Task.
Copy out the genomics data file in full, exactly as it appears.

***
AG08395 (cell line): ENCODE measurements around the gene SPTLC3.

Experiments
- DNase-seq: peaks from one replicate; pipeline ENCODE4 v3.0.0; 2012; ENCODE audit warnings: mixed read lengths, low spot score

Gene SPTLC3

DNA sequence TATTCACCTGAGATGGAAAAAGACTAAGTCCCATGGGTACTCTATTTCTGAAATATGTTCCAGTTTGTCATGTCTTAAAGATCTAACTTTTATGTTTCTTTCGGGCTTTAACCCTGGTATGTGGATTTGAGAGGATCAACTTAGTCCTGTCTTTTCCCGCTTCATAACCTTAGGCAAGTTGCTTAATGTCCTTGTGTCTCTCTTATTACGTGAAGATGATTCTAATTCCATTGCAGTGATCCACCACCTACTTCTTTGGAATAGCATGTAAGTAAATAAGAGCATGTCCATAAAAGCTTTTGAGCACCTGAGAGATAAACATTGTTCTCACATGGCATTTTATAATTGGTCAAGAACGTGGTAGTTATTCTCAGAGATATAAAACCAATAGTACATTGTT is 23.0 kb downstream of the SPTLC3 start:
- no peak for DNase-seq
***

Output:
AG08395 (cell line): ENCODE measurements around the gene SPTLC3.

Experiments
- DNase-seq: peaks from one replicate; pipeline ENCODE4 v3.0.0; 2012; ENCODE audit warnings: mixed read lengths, low spot score

Gene SPTLC3

DNA sequence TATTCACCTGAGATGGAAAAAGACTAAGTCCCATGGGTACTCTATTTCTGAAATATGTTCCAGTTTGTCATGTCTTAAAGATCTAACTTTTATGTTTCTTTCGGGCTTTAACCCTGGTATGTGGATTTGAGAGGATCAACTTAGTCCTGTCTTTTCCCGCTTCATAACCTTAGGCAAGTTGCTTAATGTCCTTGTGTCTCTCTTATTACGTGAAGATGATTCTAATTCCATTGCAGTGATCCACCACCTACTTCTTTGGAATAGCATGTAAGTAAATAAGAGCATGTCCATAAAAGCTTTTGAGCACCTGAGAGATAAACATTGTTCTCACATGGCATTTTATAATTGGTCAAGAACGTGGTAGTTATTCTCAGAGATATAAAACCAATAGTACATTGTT is 23.0 kb downstream of the SPTLC3 start:
- no peak for DNase-seq